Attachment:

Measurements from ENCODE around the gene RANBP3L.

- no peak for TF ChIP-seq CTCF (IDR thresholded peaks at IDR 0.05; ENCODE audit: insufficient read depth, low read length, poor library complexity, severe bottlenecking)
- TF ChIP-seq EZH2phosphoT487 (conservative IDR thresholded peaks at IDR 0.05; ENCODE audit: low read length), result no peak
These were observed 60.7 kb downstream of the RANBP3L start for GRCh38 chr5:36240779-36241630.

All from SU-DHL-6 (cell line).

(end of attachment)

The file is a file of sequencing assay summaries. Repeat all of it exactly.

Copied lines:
Measurements from ENCODE around the gene RANBP3L.

- no peak for TF ChIP-seq CTCF (IDR thresholded peaks at IDR 0.05; ENCODE audit: insufficient read depth, low read length, poor library complexity, severe bottlenecking)
- TF ChIP-seq EZH2phosphoT487 (conservative IDR thresholded peaks at IDR 0.05; ENCODE audit: low read length), result no peak
These were observed 60.7 kb downstream of the RANBP3L start for GRCh38 chr5:36240779-36241630.

All from SU-DHL-6 (cell line).